The intricacies of what happened with Cain at Number 10 still aren’t completely clear. But whatever the case, it was no excuse for the avalanche of sexism that has been directed at Symonds and the other women reportedly involved in Cain’s departure. 

Take some of the words that have been printed about Symonds. Papers claim she is called a ”princess” and “dubbed the ‘Duchess of Downing Street’”. Would anyone – in any context – have ever referred to Philip May, Denis Thatcher, or the male partner of any female politician as a “prince” or a “Duke”? I think we all know the answer.

In another example of sexism, newspapers claim that Symonds teamed up with Mirza and Stratton to see off Cain. One headline reads “How ‘Carrie’s Crew’ saw off the ‘Brexit Boys” about the trio, as though they were 10-year-olds telling tales on Cain to a teacher.

Aside from this being an infantilising description of some of the most important figures in the Government, it reflects a depressing tendency to group women together, as if they think the same. Perhaps Mirza, Stratton and Symonds all objected to Cain for their own individual reasons. Why relate it back to their gender?

Critics of Symonds will say their main objection is not that she is a woman, but that she has interfered too much in political decisions. However, it begs questions about what this “interference” means. It is not unrealistic, for example, to assume that Prime Ministers’ partners might offer opinions, with varying levels of zealousness, on their other half’s work (even if that is running the country). And leaders have to decide how much they want to listen to the advice.

Symonds is not just any political partner, either; her experience as former Director of Communications for the Conservative Party, and as one of the most prominent campaigners in last year’s elections, puts her in a unique position in terms of political insight.

But that’s not the point. The point is the level of vitriol directed at Symonds. It is all the more pertinent in the same week Kate Bingham, Head of the Government’s vaccine task force, found herself receiving equally harsh treatment, albeit because of a £670,000 PR bill. Whatever one’s view on the PR view, it does seem to me that women in these positions sign up to an astronomical level of scrutiny.

As one paper wrote about Bingham “She is obviously very talented, she speaks her mind and gets straight to the point, but has frustrated a lot of people at the department”, which I also cannot imagine being said about a man.

In short, we think we have come a long way in fighting sexism, and in many ways we have. But there are still things that people say and do, sometimes without even noticing, that reveal just how unfamiliar many are with the idea of women occupying political spaces and roles – even in 2020. Referring to Symonds as a “princess” is just the start, unfortunately.

Radical: It’s time the Women and Equalities Committee was replaced

10 Nov

Rebecca Lowe is the former director of FREER, and a former assistant editor of ConservativeHome. She is co-founder of Radical.  She and Victoria Hewson, her co-founder, alternate authorship of this column on trans, sex and gender issues.

We need to talk about the Women and Equalities Committee. Just take its name, for a start! The ‘women’ part incites ire both from those who find it patronising (“we’re 50 per cent of the population!”), and those who find it exclusionary (“what about men?”, “what about trans men?”, “why isn’t there a BAME committee, then?”). Whereas the ‘equalities’ part is symptomatic of the confused nature of state discussion of such matters: why the plural? If ‘equality’ is good enough for the Universal Declaration of Human Rights, and the Equality Act…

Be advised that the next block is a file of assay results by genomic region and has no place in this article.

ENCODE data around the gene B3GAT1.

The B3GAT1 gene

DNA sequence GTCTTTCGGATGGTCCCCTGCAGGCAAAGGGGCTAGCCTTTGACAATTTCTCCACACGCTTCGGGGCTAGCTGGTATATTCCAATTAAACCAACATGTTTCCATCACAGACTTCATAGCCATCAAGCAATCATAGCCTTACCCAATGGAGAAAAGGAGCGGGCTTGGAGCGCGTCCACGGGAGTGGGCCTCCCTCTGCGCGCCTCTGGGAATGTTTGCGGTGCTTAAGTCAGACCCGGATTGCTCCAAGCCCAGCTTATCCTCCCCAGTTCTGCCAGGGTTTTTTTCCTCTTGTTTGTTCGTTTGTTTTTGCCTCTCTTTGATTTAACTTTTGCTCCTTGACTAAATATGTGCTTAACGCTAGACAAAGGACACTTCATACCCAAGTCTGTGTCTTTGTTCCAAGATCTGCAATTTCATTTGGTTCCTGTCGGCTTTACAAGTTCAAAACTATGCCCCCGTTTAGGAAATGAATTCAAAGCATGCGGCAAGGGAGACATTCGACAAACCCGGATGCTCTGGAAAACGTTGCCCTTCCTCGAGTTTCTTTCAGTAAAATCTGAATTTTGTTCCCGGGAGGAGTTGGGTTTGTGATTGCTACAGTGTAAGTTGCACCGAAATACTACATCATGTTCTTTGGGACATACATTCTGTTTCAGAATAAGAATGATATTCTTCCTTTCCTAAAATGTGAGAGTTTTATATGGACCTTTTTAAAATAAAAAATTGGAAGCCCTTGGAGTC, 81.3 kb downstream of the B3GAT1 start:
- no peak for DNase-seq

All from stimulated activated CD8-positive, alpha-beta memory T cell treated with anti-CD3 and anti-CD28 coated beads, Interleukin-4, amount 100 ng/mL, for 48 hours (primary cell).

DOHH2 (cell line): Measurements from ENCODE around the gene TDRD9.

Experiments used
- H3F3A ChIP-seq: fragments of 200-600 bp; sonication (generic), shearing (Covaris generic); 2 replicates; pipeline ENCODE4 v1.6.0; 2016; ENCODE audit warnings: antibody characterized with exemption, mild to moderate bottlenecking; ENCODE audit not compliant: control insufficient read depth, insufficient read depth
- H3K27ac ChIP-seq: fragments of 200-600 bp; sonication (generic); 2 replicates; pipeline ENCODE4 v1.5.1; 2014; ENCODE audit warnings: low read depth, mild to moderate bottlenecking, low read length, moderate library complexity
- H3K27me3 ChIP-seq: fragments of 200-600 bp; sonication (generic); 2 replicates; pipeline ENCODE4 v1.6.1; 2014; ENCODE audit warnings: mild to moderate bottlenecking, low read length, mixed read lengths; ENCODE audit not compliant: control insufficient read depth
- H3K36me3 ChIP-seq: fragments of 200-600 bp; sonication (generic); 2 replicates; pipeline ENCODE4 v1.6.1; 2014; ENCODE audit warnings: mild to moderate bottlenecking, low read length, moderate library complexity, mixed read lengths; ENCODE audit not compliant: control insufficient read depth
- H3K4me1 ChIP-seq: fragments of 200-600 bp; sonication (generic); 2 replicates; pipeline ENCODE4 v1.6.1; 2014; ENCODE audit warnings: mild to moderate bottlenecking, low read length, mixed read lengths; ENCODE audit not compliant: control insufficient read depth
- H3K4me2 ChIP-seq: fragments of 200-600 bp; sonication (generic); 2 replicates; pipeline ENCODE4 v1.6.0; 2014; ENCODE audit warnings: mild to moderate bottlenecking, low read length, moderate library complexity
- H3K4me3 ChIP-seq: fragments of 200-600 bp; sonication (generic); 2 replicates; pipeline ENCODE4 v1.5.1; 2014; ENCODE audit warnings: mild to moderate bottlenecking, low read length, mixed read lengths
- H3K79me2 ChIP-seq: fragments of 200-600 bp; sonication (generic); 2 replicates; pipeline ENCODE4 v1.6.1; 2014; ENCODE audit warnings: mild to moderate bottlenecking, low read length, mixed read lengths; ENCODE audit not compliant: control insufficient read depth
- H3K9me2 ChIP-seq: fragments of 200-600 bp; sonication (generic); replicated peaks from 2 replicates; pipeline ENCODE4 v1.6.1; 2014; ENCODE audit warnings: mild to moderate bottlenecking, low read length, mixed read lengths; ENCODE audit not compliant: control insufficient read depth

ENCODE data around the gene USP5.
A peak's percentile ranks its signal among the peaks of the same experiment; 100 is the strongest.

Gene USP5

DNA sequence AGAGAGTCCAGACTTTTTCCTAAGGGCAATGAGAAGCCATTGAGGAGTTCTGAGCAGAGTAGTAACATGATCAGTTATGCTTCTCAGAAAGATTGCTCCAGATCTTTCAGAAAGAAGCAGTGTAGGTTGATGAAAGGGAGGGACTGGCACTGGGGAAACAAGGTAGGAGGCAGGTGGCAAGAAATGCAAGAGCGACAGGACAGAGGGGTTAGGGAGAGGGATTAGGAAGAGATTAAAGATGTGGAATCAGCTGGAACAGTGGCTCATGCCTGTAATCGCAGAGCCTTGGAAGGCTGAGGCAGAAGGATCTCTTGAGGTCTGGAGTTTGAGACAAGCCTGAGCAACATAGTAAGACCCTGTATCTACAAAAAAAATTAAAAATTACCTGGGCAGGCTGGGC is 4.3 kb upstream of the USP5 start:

Parliament.uk lists 133 current parliamentary committees, the members of which are MPs and Lords (some only have MPs, some only Lords, and some both). Some are ‘general committees’ (focused on scrutinising legislation), some are ‘select committees’ (focused on the work of particular government departments, etc), and three are ‘grand committees’ (focused on devolved matters). Unsurprisingly, these committees cover a vast range of topics — from Public Administration and Constitutional Affairs, to Fire Safety, to Pensions. 

The Women and Equalities Committee (WESC) is a select committee, set up in 2015 to scrutinise the work of the Government Equalities Office, on the recommendation of the All Party Parliamentary Group on Women in Parliament. It’s worth noting the involvement of this APPG. After all, the GEO focuses on many other ‘equalities issues’ aside from women; sex is only one of the Equality Act’s ‘protected characteristics’. Anyway, on this approach, aren’t women included in ‘equalities’, already? Isn’t the WESC a bit like a Mars Bars and Chocolate Bars Committee?

There’s more to be said about the foregrounding of the term ‘women’, here. But, beyond specific frustration at perceived condescension or exclusion, there’s a longstanding general debate about the state’s involvement in such matters. This ranges from the claim that the state does nowhere near enough to further the life chances of people from oppressed groups, to the claim that the state shouldn’t be involved in these matters at all. Many argue, for instance, that such involvement can be divisive and counterproductive, and represents serious overreach. And that seems a convincing argument to us at Radical, with regards to matters such as state-enforced positive discrimination. 

However, it also seems clear that there are certain such matters that do require state involvement. Indeed, in writing this regular column, we hope to remind Conservatives of this, in relation to the way in which, so often, the interests of women have been forsaken amidst the gender-identity lobby’s capture of our institutions.